Jason Wachob ’98 Spreads the “Wellth”

In 2009, Jason Wachob ’98 could barely walk. Two extruded vertebral discs pressed on his sciatic nerve, causing excruciating lower back pain. Multiple doctors told the former varsity basketball player he needed surgery. Six months later, he was healed — by yoga.

A white man in a checked shirt


Back then, “wellness” was not the buzzword and multi-billion-dollar industry it is now, but Wachob knew his experience could change lives. That same year he launched to explain the links between mental health, physical strength and toxin-free living.

“The reason ‘mbg’ is one word is because it’s all connected,” Wachob says. “If you’re reading all the self-help books but you’re eating [poorly], you’re not going to be happy. And if you’re meditating and doing yoga all day, but you’re throwing toxins into your body and home, you’re not going to be happy.”

The content — new-age-Oprah meets The Huffington Post — features self-help inspiration and expert-based advice separated into five pillars: Eat, Move, Live, Breathe and Love.

Building a media company with no media background was far from easy. The former Wall Street trader told his wife — and founding partner — Colleen, who was supporting them at the time, that profitability should take only six months. It took three years.

“We didn’t know then how hard it is to grow traffic or ramp up advertising,” says Colleen, now chief branding officer. “These were definitely hard conversations. We couldn’t have gotten through it without my corporate job and its benefits. We were just extremely passionate about wellness and realized that no one was making these ideas accessible to a more mainstream audience. Remember, this was before the world of green juice and yoga took over the zeitgeist. It seemed like a big opportunity.”

Their hunch paid off. The website currently has 12 million monthly unique visitors, revenue in the eight figures and almost $5 million in raised capital (thanks to new lead investor Lew Frankfort BUS’69).

“Jason lives the values of his brand,” says Frankfort. “He is authentic, transparent, curious and determined. He demonstrates a willingness and desire to be better, and he displays a humility and vulnerability that motivates others to work with him.”

The website even inspired a book. Wellth: How I Learned to Build a Life, Not a Résumé is based on Wachob’s viral blog post “39 Life Lessons I’ve Learned in 39 Years.” “Wellth” stands for a new kind of currency representing happiness, health and purpose — not money.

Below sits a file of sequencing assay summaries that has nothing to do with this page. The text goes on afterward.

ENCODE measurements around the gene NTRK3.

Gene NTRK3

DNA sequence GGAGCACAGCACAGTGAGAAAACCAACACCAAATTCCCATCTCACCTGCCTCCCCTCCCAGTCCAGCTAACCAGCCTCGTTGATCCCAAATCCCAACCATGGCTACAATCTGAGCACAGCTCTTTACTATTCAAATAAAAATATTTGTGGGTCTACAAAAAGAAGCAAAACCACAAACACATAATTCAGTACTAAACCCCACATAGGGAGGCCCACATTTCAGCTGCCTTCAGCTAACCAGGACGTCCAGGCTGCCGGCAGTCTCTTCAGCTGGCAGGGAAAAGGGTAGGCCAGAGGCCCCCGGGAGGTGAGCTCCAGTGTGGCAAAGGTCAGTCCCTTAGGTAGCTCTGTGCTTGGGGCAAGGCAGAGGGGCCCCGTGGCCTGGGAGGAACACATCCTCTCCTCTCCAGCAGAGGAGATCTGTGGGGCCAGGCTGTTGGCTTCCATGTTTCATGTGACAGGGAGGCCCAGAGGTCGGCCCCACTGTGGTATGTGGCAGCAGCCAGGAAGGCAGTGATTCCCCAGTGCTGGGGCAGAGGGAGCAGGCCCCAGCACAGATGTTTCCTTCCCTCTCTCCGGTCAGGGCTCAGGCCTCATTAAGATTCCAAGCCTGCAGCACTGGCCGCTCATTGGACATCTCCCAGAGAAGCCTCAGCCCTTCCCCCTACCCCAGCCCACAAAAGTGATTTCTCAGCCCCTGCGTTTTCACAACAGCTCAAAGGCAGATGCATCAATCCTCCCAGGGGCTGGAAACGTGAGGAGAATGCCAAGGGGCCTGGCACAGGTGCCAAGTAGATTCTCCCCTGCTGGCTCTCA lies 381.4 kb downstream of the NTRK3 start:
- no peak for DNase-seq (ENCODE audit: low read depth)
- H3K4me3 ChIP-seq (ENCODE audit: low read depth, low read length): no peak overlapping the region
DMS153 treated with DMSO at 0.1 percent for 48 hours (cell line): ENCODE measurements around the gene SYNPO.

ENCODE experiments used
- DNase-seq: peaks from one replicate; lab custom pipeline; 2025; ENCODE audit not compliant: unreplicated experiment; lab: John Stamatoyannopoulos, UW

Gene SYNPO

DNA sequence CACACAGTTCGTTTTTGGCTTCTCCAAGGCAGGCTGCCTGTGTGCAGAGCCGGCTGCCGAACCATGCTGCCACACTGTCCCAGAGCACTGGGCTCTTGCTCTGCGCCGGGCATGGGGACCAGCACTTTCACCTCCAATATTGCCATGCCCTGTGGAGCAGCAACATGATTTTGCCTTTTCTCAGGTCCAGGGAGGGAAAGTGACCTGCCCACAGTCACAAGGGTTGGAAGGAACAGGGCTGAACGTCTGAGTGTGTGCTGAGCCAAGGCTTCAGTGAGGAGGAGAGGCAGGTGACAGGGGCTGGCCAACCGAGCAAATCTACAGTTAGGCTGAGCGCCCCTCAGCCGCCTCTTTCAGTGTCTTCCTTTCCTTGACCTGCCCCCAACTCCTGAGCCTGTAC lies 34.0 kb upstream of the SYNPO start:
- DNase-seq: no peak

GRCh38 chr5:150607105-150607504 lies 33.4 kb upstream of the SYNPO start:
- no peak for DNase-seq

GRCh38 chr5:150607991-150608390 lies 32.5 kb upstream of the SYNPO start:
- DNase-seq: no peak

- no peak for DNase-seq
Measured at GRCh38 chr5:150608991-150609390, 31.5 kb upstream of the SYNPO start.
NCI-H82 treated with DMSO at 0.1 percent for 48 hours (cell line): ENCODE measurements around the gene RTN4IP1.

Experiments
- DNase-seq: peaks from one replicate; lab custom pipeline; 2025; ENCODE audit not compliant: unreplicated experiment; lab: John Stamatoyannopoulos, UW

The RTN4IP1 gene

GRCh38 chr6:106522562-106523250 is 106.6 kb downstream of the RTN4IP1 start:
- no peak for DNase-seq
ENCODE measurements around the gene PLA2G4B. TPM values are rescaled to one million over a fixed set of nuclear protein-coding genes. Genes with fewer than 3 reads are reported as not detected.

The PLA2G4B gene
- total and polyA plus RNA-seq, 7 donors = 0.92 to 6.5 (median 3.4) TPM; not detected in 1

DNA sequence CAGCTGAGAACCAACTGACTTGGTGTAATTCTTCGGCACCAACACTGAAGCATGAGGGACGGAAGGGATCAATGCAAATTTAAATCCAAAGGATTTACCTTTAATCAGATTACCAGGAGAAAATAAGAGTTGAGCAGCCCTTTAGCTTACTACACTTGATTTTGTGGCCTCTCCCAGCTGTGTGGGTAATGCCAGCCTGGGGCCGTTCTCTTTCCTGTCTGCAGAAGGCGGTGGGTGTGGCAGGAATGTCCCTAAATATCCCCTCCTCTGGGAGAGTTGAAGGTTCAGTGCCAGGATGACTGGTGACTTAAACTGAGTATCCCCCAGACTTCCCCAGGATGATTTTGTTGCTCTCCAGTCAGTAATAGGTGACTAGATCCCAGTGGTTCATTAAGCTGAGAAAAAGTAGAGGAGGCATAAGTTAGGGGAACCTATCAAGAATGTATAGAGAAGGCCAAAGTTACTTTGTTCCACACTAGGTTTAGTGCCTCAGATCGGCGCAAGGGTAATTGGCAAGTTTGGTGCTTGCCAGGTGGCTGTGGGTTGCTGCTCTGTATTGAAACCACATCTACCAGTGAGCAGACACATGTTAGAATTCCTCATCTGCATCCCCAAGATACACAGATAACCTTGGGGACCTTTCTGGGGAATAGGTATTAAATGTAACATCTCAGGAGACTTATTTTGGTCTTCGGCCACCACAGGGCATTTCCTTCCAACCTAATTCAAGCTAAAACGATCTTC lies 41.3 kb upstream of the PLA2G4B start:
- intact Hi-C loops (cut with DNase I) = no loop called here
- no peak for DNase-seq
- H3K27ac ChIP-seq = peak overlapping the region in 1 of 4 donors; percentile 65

“Wellth” stands for a new kind of currency representing happiness, health and purpose — not money.

Part self-help, part memoir, the book features easily digestible pieces of advice, from inspirational quotes to expert advice by mbg contributors like integrative medicine specialist Dr. Frank Lipman and couples therapist Sue Johnson Ph.D. Wachob addresses everything from poor nutrition (modify your diet based on different stages of your life) to work burnout (stress becomes physical and can ravage your body). The Long Island native does not hesitate to show vulnerability: He describes first loves, family deaths and even financial failures.

Though he is successful now, Wachob needed 10 years to find his calling. Hoping to pay off student loans, he spent the first five years out of college in equity trading. One year he earned $800,000, but the high-roller lifestyle didn’t bring him happiness, especially in the soul-searching months after 9-11, so he decided to work for himself. He was an investor at a Washington, D.C.-based healthcare company that folded; a founder of a low-carb, low-sugar cheesecake business that couldn’t grow; and the CEO of a cookie company that was undercapitalized in the recession.

Despite three failed start-ups, Wachob never gave up. “I don’t think everyone’s made to be an entrepreneur,” he says. “Can you work all the time? Would you do this for nothing? It’s amazing. I love it. But it’s all-consuming. For me, there’s no separation between work and life.”

The former athlete attributes coaching from former Lions coach Armond Hill (currently assistant coach of the LA Clippers) for teaching him perseverance on the court and in the start-up world.

“I learned that it’s easy to win but hard to lose. It’s easy to point fingers when you lose, but it’s a lot harder to stay together and get through it. When you start losing, you can get demoralized and become complacent. And he wouldn’t allow us to do that.”

Wachob was so inspired by Columbia that he gave $25,000 to the basketball program as soon as he made money on Wall Street. Hill honored the donation by creating the Jason Wachob Award, which goes to the player who never gave up on his teammates or himself.

To this day, helping others drives Wachob forward through his 70-hour work weeks. He keeps every handwritten letter he receives from readers about mbg changing their lives.

“I was envious of people who were clearly passionate about what they were doing,” he says. “I went on this 10-year search for that and finally found it with mindbodygreen.”